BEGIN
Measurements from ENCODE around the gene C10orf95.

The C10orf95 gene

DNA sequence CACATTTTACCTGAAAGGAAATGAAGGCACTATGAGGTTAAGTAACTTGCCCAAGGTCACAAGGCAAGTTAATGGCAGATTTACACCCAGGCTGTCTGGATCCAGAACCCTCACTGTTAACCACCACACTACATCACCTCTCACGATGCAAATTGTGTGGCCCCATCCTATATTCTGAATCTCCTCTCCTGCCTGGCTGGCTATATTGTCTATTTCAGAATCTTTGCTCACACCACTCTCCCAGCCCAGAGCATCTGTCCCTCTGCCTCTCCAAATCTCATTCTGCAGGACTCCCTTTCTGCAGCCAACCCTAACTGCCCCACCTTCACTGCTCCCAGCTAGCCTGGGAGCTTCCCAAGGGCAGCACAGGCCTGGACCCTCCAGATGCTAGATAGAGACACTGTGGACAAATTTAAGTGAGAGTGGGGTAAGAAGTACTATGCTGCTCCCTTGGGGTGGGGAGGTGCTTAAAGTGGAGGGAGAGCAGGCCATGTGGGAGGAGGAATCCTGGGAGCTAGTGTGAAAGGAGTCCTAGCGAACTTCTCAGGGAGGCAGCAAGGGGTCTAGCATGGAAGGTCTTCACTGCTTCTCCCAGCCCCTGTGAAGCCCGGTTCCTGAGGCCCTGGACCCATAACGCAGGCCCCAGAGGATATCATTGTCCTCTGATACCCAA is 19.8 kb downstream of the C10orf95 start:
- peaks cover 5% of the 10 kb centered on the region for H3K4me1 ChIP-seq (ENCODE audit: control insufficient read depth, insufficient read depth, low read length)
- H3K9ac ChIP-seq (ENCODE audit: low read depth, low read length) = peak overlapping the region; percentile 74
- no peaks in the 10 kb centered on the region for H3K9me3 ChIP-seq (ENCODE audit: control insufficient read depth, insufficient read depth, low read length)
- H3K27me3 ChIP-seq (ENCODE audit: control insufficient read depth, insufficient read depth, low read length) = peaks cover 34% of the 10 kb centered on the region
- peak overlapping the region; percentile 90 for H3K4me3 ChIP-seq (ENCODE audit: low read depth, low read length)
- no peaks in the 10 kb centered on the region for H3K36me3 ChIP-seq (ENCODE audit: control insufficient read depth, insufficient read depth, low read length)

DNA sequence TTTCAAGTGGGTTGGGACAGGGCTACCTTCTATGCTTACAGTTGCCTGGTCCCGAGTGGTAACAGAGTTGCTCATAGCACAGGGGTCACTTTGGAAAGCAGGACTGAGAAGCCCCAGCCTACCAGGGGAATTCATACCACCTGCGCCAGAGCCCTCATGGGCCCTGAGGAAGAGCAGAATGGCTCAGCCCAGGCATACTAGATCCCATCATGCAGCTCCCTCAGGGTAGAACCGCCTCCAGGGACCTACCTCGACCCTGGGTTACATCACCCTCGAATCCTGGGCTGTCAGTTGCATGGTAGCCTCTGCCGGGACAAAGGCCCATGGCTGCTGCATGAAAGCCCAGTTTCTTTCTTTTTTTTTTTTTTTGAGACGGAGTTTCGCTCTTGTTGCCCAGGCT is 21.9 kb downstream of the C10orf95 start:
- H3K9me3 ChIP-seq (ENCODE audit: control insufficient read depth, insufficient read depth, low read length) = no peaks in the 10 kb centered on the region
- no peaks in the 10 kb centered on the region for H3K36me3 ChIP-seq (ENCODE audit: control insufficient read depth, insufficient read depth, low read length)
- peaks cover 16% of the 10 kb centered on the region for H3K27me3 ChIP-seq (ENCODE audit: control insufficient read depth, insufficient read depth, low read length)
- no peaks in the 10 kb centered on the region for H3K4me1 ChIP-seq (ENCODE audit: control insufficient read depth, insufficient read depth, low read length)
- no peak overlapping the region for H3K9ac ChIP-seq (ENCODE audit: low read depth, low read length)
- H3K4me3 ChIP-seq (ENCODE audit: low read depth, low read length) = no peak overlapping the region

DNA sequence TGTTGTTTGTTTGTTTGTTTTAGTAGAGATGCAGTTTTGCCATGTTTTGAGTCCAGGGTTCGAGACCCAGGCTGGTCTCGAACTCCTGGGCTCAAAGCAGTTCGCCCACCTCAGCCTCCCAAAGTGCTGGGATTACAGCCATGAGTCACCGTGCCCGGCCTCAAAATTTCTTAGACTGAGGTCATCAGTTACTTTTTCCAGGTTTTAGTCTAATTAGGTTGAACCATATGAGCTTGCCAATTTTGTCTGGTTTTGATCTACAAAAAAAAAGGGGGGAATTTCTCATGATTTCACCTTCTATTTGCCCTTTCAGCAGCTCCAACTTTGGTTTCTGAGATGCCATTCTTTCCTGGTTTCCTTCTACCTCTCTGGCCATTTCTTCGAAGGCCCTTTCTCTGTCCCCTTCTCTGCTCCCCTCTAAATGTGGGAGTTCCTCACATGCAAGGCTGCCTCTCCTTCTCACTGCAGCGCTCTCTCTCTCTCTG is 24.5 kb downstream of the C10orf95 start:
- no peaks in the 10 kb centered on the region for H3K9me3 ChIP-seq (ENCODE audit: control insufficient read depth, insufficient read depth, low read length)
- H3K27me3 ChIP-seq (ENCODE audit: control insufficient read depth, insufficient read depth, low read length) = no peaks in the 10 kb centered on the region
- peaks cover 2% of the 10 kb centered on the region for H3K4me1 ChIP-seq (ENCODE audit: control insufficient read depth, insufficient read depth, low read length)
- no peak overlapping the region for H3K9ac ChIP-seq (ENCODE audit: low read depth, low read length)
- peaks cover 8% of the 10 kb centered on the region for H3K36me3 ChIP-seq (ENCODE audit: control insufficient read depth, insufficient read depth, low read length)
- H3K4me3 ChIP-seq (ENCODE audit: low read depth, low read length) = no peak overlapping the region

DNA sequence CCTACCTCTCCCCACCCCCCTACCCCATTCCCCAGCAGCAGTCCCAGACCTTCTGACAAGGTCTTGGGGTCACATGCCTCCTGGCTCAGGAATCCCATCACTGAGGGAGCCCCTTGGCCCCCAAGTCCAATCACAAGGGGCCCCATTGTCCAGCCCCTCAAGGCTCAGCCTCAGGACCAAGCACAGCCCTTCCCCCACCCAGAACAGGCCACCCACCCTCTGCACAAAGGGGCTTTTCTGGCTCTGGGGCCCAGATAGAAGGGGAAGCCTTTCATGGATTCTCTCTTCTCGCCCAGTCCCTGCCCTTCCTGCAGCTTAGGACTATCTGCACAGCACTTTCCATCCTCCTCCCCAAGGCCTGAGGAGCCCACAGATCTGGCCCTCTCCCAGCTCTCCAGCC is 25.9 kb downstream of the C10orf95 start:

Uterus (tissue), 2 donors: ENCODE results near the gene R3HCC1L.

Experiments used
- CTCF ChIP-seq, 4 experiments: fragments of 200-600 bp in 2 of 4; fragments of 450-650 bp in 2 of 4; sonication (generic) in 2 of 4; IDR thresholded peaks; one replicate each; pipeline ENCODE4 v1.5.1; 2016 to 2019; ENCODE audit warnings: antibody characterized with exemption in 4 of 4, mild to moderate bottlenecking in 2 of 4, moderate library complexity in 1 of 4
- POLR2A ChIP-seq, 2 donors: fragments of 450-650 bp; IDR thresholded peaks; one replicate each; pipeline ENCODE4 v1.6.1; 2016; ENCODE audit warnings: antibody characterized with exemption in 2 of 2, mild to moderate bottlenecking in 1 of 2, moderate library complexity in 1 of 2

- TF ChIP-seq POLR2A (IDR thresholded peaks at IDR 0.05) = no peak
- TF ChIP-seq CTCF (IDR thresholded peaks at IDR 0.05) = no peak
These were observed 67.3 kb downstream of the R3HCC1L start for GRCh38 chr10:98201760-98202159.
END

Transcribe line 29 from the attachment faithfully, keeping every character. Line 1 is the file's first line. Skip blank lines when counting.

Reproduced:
- TF ChIP-seq POLR2A (IDR thresholded peaks at IDR 0.05) = no peak